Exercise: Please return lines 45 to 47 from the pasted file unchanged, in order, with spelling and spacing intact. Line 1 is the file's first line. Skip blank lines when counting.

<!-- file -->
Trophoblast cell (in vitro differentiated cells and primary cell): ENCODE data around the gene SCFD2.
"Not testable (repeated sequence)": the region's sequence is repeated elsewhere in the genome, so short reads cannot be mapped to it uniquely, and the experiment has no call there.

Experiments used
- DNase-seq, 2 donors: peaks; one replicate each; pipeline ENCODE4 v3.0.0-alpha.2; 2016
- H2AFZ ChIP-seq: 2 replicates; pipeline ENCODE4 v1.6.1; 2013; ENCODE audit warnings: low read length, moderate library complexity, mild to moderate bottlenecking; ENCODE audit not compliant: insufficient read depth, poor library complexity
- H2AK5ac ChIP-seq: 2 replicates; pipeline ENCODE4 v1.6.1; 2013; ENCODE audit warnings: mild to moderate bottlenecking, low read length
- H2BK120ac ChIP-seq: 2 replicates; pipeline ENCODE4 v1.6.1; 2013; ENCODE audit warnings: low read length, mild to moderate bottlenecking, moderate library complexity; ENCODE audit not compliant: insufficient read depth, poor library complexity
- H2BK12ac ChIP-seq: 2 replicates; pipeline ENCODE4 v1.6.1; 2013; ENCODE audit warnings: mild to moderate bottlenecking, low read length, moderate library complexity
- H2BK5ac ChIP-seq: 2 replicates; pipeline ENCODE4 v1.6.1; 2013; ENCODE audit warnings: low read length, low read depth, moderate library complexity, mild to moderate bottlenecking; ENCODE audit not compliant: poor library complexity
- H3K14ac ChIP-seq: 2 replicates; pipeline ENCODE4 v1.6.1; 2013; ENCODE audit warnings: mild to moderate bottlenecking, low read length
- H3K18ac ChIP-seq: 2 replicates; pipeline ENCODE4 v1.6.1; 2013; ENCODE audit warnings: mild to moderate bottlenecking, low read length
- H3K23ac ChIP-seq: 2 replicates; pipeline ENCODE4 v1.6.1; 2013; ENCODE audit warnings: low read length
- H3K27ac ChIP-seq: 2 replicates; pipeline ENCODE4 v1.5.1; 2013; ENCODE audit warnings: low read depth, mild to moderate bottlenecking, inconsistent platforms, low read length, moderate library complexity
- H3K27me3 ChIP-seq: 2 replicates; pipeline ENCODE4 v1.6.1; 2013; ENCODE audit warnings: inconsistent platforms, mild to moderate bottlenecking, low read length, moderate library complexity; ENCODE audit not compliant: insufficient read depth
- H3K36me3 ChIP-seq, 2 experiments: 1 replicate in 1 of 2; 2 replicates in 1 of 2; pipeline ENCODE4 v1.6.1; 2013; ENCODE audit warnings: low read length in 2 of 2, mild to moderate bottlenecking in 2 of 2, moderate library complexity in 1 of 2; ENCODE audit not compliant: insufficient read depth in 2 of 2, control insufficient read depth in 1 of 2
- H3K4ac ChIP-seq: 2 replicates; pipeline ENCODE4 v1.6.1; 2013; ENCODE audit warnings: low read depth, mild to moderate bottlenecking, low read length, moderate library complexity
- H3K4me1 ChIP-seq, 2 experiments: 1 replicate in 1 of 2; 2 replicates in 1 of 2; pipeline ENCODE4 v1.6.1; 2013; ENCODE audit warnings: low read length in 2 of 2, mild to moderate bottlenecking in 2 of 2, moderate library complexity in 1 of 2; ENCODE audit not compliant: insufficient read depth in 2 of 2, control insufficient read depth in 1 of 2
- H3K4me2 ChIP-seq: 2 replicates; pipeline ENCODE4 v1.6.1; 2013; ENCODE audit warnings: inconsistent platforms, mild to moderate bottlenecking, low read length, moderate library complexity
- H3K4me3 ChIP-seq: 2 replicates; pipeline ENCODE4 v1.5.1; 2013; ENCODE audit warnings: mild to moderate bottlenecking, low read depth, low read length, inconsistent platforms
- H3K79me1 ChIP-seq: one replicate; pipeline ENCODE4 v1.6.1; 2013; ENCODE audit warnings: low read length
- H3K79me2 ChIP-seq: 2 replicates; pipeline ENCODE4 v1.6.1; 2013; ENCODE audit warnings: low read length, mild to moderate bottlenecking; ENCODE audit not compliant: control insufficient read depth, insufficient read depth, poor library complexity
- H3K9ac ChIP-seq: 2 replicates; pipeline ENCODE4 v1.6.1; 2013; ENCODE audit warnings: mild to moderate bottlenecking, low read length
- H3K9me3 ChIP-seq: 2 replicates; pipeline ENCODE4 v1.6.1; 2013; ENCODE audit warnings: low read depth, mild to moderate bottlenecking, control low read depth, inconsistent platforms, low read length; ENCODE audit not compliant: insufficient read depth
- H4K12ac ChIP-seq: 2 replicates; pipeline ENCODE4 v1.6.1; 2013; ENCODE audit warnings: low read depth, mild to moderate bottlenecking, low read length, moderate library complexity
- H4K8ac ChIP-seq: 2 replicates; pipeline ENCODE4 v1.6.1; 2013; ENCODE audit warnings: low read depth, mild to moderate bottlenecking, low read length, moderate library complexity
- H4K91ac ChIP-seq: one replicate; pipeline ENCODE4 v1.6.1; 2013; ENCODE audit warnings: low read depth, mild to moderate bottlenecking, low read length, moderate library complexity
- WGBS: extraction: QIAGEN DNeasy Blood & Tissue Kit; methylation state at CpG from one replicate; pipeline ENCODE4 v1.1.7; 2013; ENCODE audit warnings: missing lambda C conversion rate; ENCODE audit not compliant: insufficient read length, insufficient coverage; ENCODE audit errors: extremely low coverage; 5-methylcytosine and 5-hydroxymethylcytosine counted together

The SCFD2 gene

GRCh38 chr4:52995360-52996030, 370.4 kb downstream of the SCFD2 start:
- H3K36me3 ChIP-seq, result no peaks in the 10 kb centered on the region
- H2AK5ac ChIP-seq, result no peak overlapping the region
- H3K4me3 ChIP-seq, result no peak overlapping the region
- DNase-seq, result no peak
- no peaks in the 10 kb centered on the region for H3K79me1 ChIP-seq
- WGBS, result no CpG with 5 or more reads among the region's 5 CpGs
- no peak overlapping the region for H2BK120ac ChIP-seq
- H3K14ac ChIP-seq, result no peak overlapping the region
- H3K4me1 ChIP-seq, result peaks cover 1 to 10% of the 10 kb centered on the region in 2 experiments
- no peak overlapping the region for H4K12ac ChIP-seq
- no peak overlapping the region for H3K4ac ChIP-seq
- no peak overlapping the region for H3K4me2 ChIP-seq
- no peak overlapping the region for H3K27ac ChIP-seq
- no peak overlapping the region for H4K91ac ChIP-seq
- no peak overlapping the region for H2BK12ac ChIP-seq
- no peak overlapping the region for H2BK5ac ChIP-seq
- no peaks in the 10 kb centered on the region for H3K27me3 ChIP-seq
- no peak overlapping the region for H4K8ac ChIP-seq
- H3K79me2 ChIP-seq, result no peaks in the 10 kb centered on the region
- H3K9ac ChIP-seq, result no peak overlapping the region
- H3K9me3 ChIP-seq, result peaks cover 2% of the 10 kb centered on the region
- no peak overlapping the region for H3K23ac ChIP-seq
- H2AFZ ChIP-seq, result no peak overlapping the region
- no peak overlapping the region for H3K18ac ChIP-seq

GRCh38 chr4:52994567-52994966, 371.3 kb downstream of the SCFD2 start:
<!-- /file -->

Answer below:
- no peak overlapping the region for H2BK5ac ChIP-seq
- no peaks in the 10 kb centered on the region for H3K27me3 ChIP-seq
- no peak overlapping the region for H4K8ac ChIP-seq